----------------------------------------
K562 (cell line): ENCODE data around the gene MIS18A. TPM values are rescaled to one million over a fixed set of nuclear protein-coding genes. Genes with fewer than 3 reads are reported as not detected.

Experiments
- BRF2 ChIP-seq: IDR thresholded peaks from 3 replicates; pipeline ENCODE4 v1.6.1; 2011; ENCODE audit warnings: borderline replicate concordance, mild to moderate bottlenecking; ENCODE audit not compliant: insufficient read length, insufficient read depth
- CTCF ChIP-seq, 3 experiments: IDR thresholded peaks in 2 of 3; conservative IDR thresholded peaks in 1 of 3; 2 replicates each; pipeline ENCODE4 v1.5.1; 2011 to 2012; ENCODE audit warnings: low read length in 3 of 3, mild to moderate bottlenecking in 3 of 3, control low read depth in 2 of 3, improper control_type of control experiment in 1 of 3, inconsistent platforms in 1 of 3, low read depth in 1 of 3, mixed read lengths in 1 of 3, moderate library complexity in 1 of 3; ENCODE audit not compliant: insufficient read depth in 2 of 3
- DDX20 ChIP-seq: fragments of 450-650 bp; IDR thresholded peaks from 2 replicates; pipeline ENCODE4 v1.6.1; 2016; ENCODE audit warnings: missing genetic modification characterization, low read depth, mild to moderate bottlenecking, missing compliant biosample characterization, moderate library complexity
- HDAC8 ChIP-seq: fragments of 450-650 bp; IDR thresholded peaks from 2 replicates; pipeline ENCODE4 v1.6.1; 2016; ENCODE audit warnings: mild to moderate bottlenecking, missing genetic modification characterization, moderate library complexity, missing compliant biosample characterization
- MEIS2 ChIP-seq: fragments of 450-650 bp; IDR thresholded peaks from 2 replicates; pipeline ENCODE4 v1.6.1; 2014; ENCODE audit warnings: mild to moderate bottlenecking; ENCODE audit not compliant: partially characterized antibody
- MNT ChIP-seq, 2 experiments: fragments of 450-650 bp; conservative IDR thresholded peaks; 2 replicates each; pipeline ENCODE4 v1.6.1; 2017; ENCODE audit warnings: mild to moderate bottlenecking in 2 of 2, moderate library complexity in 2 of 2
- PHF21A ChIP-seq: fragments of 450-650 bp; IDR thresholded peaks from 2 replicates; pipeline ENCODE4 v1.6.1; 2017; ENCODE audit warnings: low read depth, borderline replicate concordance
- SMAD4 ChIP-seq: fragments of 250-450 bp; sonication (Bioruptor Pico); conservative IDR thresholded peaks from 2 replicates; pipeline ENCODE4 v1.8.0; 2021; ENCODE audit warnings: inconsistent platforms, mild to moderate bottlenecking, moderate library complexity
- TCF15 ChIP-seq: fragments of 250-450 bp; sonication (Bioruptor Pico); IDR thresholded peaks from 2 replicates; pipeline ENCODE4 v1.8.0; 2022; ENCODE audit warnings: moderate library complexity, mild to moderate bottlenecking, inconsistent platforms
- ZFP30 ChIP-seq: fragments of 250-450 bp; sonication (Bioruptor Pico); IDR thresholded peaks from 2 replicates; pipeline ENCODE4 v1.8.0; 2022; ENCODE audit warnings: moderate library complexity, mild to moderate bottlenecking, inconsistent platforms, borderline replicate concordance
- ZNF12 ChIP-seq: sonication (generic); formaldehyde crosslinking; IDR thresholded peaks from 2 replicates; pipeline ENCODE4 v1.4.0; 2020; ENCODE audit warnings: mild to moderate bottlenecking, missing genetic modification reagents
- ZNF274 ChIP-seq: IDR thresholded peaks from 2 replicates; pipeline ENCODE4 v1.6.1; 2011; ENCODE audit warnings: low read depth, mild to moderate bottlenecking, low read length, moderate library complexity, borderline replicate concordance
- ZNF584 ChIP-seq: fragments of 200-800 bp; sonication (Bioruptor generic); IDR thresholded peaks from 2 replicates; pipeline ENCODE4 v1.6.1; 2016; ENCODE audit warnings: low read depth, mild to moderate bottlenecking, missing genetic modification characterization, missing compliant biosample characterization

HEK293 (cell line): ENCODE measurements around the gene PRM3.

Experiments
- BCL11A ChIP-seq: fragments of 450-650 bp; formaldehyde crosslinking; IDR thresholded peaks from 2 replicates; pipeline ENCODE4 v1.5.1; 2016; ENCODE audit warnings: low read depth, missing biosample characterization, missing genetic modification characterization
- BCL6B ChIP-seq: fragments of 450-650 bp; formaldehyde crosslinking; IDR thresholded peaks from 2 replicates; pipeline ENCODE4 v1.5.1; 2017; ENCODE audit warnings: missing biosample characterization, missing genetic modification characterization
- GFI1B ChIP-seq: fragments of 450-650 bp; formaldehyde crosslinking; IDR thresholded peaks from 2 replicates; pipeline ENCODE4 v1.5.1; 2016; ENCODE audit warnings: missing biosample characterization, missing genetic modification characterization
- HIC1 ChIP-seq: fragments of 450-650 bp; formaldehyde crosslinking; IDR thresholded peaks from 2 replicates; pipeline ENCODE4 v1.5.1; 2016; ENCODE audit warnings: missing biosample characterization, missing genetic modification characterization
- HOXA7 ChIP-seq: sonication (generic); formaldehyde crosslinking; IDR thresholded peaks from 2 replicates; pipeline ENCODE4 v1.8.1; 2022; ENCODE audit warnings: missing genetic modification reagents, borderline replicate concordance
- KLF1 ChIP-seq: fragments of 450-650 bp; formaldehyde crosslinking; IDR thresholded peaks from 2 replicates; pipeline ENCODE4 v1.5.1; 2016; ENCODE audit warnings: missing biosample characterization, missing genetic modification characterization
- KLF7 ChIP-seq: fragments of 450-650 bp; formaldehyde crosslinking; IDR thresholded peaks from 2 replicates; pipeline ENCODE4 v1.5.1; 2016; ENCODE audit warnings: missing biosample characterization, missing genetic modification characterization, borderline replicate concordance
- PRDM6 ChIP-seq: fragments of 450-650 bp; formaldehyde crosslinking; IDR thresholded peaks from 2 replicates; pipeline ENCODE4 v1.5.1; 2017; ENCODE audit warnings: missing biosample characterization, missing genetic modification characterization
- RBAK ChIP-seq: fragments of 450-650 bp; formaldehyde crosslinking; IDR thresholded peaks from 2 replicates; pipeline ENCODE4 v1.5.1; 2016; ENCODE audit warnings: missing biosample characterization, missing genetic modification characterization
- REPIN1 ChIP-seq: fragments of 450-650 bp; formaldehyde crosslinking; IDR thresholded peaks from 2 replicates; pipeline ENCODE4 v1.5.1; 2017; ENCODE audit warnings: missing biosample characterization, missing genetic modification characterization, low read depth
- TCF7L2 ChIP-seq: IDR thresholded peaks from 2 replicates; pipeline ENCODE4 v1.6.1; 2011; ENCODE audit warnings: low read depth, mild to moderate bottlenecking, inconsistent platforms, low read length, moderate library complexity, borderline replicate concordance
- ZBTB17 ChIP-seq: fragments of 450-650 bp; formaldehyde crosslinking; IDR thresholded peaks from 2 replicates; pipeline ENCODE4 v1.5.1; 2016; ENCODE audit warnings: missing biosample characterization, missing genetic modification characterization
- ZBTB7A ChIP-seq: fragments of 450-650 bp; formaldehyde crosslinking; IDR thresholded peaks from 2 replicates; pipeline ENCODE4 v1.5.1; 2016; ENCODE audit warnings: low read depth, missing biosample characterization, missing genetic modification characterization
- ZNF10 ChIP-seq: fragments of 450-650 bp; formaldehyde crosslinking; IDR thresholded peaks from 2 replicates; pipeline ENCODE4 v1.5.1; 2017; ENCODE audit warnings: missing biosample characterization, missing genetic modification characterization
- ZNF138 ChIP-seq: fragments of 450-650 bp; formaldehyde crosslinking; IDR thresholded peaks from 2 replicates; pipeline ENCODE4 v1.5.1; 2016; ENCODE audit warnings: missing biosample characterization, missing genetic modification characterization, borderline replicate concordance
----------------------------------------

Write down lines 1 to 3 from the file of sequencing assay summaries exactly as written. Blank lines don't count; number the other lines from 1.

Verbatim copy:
K562 (cell line): ENCODE data around the gene MIS18A. TPM values are rescaled to one million over a fixed set of nuclear protein-coding genes. Genes with fewer than 3 reads are reported as not detected.

Experiments
- BRF2 ChIP-seq: IDR thresholded peaks from 3 replicates; pipeline ENCODE4 v1.6.1; 2011; ENCODE audit warnings: borderline replicate concordance, mild to moderate bottlenecking; ENCODE audit not compliant: insufficient read length, insufficient read depth